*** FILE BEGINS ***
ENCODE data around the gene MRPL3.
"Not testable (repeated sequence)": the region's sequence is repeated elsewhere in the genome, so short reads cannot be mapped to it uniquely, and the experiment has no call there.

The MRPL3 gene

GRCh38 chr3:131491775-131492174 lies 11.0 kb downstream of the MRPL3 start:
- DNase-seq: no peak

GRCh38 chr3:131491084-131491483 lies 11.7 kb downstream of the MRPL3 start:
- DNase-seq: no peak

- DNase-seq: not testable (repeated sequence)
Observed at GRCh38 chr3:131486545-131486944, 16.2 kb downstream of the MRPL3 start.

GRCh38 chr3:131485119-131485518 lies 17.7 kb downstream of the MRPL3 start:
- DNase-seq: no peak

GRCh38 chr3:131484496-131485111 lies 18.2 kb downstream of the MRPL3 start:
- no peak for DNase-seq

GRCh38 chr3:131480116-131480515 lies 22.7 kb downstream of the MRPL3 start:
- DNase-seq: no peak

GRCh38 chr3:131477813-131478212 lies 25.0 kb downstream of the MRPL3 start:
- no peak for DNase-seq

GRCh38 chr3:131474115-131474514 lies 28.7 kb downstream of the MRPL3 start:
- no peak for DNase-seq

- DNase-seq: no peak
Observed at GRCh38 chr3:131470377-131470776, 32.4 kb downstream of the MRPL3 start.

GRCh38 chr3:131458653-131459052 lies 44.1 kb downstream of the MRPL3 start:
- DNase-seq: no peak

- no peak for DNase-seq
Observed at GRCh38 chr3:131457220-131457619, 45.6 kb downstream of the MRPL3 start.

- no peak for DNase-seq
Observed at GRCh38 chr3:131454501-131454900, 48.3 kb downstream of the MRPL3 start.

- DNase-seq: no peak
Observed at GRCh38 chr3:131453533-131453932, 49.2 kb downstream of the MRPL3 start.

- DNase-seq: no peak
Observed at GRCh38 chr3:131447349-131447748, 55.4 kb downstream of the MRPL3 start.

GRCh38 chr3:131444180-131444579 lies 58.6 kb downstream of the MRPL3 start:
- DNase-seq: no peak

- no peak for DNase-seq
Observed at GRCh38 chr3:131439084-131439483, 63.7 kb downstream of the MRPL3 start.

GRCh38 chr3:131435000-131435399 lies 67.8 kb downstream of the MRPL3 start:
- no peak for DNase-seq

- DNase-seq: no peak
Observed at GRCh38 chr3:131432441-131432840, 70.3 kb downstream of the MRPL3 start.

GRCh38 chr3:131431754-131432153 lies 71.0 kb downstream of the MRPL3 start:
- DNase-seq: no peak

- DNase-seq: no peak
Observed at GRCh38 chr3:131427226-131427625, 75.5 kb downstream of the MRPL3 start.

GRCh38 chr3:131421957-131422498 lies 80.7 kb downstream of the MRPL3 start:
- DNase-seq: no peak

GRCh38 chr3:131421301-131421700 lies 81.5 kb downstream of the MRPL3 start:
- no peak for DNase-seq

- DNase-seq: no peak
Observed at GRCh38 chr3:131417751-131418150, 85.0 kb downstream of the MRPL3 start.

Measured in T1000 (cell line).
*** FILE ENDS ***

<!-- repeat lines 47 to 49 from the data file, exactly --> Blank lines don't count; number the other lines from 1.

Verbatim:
- no peak for DNase-seq

- DNase-seq: no peak
Observed at GRCh38 chr3:131417751-131418150, 85.0 kb downstream of the MRPL3 start.